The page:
"The most successful teacher is he who makes himself superfluous by developing in his students the ability to educate themselves.” —Dr. Paul Klapper, 1939

For faculty, General Education is an opportunity to pause and to think: How is the college experience also a transformative experience - an awakening - for students? How are the courses I teach part of a student's development? How can I create a general education course that embodies the liberal arts tradition in a way that will stay with students long after they graduate? 

As faculty, you can create that unique class by:


Proposing a Pathways Course

Participation in General Education allows you to collaborate with other faculty, connect your research to your teaching, and design innovative pedagogies. The process begins by preparing a proposal (more on that below), which gets submitted by the Academic Senate’s General Education Advisory Committee, which reviews it to make sure it looks like it will make it through the succeeding steps. The Senate’s Undergraduate Curriculum Committee then has to approve it, at which point it goes to the Academic Senate for their approval. Once the Senate approves it, it goes off to a CUNY-wide committee for yet another evaluation. Once they approve it, it has to be submitted to the CUNY Board of Trustees for final approval, and once they do so, it gets entered into CUNYfirst and becomes official.

Committee acronyms:
GEAC: General Education Advisory Committee
UCC: Undergraduate Curriculum Committee
CCCRC: CUNY Common Core Review Committee
BOT: CUNY Board of Trustees

Preparing a Proposal

To prepare a proposal:

  1. Pick the one designation you are going for. You'll need to look at the Pathways Student Learning Outcomes (SLOs).
  2. Review the syllabus for the course to make sure course activities support claims that the course will achieve the required set of Pathways SLOs for the designation. Be sure to indicate how students will be assessed for various course activities, and be sure the syllabus states how course grades are computed. Adjust the syllabus as necessary. Note that this syllabus is considered a sample for the course.
  3. To prepare the proposal, sign in at the Curriculum website using your QC email and leave the password blank. The site is not password protected because whatever you do will be verified by sending email to your QC email address. There is, however, the option to set a password if you prefer to have one.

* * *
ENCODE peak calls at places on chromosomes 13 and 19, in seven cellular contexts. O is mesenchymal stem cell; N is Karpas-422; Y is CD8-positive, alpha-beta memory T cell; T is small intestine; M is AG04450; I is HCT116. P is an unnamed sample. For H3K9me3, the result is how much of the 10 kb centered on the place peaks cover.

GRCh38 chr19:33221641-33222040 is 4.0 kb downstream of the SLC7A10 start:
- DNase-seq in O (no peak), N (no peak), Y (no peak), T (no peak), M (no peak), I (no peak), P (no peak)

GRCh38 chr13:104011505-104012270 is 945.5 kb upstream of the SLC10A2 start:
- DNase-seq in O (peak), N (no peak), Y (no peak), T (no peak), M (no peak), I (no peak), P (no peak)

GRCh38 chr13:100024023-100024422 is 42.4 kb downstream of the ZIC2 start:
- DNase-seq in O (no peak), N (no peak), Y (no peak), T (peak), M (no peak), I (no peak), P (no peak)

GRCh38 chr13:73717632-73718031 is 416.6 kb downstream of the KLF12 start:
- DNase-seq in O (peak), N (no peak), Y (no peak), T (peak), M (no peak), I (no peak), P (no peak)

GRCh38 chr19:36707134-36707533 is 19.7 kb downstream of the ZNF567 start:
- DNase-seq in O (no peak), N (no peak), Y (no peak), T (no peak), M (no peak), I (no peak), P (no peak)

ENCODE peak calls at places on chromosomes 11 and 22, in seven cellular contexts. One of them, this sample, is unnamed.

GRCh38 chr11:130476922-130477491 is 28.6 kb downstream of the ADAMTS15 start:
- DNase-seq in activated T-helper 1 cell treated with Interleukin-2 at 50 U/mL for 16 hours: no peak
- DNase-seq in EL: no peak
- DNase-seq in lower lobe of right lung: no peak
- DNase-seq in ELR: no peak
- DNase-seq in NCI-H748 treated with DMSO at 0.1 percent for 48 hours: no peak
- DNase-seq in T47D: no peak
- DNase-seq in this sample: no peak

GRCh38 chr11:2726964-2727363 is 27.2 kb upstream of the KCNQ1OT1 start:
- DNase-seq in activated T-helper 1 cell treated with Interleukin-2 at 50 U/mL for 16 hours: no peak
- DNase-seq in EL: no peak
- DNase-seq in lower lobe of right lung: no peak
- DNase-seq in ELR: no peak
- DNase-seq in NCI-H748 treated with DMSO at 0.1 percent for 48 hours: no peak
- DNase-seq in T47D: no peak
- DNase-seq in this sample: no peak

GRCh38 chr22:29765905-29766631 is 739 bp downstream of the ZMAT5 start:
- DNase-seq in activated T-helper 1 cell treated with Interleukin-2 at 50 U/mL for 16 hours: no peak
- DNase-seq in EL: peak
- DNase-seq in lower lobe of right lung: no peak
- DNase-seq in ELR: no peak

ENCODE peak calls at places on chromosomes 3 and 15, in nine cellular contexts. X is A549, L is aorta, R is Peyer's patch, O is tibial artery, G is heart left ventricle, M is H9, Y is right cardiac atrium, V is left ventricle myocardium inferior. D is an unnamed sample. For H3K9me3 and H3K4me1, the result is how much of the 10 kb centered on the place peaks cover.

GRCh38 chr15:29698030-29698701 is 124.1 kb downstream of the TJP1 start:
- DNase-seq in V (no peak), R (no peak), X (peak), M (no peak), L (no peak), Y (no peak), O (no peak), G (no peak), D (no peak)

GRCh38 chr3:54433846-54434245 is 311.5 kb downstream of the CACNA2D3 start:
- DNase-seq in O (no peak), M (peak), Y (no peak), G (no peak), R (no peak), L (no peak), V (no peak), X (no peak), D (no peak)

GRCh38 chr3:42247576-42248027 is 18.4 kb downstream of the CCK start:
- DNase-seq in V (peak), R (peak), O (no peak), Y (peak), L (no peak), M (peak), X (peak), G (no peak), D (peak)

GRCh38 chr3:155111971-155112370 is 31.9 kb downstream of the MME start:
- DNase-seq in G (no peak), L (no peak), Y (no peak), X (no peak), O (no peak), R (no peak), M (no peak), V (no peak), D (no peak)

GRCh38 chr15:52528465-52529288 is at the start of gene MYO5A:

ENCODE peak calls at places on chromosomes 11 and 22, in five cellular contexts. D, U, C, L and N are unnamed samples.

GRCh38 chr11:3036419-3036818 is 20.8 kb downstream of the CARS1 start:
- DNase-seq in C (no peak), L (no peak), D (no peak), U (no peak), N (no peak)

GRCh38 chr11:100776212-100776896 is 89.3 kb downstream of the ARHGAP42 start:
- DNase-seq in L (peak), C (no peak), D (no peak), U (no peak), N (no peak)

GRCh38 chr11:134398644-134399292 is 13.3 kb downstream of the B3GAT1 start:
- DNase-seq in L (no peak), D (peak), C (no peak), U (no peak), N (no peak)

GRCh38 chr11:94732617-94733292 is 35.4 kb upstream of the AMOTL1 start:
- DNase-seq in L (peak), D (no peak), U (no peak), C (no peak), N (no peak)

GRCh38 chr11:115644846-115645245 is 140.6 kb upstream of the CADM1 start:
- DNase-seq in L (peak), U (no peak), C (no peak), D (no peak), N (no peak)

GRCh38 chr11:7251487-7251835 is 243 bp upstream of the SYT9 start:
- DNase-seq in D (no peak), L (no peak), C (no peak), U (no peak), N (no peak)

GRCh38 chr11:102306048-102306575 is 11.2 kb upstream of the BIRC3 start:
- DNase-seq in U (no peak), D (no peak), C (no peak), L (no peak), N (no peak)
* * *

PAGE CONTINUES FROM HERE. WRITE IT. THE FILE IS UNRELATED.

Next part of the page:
4. Choose “Manage Proposals” to create a new proposal. You will enter the course, and it will look up the official catalog information for you. You will be able to select the proposal type, and there are boxes for you type or paste brief statements telling how the course will satisfy each of your SLOs (called “criteria” on the web page). These justifications and the sample syllabus are what will eventually be sent to the CCCRC once it makes it through the GEAC-UCC-Senate gauntlet on campus. Strategy: don’t explain how important the course is, tell how the students will achieve the SLOs, cross-referencing the syllabus in meaningful ways. (“The {assignment, activity, or test} will be graded on how well students demonstrate {assessment criterion}.”)
    Note: You can save your work and return to work on it at any time.
  5. Upload a copy of the sample syllabus.
  6. Submit the proposal. There will be a review page that does a sanity check (did you justify enough criteria?), and a button that sends an email to you to verify that it really was you who submitted the proposal.
  7. Wait a year or so.


GEAC can take up to a month to complete its review process and pass the proposal to the UCC. There is always at least a one-month delay from the time the UCC approves a proposal and when the Senate votes on it. The process is longer during winter and summer breaks. Once the Senate approves it, it takes a month or so for the CCCRC to review the proposal, (again longer during winter and summer breaks). Then it has to be entered into the Chancellor’s University Report (CUR), which goes to the BOT for their approval, and the BOT meet roughly six times a year. The key to success is satisfying the CCCRC.

If GEAC and/or the CCCRC sees a problem, time is added for making revisions and getting them to reevaluate the proposal.

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